But she may tell embargo proponents some things they don’t want to hear.
The fact that she can visit at all is remarkable considering past Cuban government restrictions on travel from the island and the fact that Sanchez has gained international fame for being critical of life under the Castro regime.
Like many dissidents, however, Sanchez also has been critical of the U.S. embargo of Cuba, which has squeezed the country’s economy and made life harder for many Cubans.
While accepting an invitation from Senator Bill Nelson, D-Fla., and Congressman Joe Garcia, D-Miami, Sanchez asked to meet with members of both political parties. The crusader for free speech and the free flow of information also asked that the meeting be open to the press.
Sanchez is looking forward to “this rare opportunity to visit the Congress in order to share her experiences as a member of Cuba’s emergent, independent civil society and her ideas about the island’s changing reality,” her representative in the United States told Nelson and Garcia.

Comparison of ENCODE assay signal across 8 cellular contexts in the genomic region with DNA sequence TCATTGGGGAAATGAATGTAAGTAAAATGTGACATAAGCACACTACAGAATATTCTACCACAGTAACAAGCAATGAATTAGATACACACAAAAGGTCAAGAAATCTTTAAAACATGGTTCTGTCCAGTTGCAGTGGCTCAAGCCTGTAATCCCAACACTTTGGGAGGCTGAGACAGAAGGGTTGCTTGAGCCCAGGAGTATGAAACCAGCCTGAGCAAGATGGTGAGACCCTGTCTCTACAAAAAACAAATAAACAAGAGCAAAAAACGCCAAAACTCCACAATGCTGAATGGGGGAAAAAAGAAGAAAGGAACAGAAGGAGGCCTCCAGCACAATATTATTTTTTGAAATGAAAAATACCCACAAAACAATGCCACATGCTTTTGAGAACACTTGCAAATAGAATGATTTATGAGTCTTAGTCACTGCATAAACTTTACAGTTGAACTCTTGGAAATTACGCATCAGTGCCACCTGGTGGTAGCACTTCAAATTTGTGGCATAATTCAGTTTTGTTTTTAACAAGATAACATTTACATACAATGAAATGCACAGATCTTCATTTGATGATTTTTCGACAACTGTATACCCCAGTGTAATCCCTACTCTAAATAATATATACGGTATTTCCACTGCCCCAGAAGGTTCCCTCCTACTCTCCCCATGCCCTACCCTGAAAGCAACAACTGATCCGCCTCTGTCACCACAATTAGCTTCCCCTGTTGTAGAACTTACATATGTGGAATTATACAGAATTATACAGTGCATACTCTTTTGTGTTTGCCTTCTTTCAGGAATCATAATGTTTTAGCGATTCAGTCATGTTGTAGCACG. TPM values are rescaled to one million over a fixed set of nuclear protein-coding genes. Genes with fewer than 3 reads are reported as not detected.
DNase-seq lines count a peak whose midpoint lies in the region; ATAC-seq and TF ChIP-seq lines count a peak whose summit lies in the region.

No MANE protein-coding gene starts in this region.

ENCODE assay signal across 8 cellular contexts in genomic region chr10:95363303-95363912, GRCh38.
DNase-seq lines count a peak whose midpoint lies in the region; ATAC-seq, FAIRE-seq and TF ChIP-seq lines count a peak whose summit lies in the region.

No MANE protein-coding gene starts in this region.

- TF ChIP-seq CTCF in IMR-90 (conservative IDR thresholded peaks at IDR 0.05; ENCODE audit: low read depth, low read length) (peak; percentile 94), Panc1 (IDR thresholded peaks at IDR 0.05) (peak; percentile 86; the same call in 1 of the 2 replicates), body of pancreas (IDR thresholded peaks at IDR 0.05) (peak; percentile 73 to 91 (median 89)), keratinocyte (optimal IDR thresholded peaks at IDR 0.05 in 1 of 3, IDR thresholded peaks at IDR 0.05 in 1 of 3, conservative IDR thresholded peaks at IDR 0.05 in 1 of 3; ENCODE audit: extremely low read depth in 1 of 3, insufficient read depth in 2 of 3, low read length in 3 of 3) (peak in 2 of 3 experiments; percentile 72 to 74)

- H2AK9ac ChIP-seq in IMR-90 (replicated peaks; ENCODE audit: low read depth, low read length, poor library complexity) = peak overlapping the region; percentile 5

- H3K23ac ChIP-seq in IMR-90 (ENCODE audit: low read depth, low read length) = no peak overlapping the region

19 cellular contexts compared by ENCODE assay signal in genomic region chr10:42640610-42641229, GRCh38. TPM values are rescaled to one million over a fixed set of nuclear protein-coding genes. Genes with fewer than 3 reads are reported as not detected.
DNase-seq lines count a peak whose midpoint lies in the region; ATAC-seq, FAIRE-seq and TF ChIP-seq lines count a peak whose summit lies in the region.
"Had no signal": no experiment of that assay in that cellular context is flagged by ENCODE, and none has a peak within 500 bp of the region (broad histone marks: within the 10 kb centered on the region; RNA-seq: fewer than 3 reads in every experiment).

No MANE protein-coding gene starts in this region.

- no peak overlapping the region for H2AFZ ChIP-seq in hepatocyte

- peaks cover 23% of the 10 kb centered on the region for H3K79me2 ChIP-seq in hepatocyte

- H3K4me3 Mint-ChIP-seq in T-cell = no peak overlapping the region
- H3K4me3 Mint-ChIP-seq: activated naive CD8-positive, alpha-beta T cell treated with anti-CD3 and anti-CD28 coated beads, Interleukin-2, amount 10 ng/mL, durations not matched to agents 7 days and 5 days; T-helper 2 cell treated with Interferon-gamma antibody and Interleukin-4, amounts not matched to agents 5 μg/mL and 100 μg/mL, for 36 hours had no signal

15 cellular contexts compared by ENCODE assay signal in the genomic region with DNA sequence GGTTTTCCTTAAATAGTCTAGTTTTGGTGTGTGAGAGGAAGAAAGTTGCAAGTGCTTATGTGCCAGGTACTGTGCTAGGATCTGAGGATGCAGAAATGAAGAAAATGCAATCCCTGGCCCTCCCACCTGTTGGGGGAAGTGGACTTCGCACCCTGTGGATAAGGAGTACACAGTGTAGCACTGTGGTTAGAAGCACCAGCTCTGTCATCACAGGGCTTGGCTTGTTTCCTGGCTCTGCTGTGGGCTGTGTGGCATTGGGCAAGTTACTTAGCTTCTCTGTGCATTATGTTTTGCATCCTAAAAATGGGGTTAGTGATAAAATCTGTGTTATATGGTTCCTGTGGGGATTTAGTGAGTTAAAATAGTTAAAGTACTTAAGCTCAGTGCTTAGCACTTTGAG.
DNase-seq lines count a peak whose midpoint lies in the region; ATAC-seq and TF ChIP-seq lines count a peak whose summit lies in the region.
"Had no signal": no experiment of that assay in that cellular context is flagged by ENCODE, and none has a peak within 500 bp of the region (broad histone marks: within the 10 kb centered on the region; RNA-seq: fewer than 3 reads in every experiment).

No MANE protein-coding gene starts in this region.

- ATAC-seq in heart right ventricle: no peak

Sanchez received a passport under Cuba's new travel and migration policy, which removed exit permits that had been required of Cubans for five decades.
Brazil was her first stop, and she plans to visit Latin America, the Czech Republic, Germany, Italy, the Netherlands, Peru, Spain, Sweden and Switzerland.
She also plans to visit Miami – the hotbed of anti-Castro protest -- on April 1, when she will speak at the Freedom Tower, owned by Miami-Dade College.
“I look forward to this meeting and her unique view of the realities of life in Cuba,” Nelson said.